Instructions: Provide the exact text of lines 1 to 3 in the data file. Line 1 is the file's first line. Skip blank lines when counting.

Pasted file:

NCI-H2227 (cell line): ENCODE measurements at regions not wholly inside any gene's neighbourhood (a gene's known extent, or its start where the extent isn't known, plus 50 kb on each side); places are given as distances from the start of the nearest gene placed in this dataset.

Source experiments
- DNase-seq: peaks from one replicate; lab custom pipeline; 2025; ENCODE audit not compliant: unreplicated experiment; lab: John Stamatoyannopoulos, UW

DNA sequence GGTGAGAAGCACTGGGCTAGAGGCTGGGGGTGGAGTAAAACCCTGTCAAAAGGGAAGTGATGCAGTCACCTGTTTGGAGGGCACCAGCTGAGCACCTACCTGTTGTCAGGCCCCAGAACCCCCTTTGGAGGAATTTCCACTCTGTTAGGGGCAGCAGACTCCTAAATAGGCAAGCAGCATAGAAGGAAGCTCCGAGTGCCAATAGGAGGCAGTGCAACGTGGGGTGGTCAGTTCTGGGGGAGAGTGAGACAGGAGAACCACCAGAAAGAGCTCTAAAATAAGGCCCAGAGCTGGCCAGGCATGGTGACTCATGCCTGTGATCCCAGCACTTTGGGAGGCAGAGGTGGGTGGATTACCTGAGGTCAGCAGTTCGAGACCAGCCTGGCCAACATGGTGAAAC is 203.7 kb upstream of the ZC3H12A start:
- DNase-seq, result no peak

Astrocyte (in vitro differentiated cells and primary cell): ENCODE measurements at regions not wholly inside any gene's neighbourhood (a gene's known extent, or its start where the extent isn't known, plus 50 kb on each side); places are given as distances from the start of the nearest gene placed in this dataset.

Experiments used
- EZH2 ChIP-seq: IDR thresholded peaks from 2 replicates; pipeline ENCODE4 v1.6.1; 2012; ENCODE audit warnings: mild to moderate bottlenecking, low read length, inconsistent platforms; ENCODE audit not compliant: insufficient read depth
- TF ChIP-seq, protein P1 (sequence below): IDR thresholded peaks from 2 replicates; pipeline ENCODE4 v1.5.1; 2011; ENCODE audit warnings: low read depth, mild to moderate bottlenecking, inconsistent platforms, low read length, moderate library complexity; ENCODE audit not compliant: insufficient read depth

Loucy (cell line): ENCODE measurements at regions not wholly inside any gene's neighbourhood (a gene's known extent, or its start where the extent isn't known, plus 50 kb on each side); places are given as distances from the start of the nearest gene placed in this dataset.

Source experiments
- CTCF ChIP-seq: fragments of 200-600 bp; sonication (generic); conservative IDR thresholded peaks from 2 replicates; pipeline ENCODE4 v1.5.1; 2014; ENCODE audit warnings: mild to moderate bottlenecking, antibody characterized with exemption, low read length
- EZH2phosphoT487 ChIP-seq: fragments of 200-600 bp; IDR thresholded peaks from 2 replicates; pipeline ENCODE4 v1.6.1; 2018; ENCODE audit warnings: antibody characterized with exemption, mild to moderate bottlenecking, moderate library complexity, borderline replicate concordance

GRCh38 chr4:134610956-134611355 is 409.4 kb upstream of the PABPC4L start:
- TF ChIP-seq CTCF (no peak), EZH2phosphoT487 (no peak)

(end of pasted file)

NCI-H2227 (cell line): ENCODE measurements at regions not wholly inside any gene's neighbourhood (a gene's known extent, or its start where the extent isn't known, plus 50 kb on each side); places are given as distances from the start of the nearest gene placed in this dataset.

Source experiments
- DNase-seq: peaks from one replicate; lab custom pipeline; 2025; ENCODE audit not compliant: unreplicated experiment; lab: John Stamatoyannopoulos, UW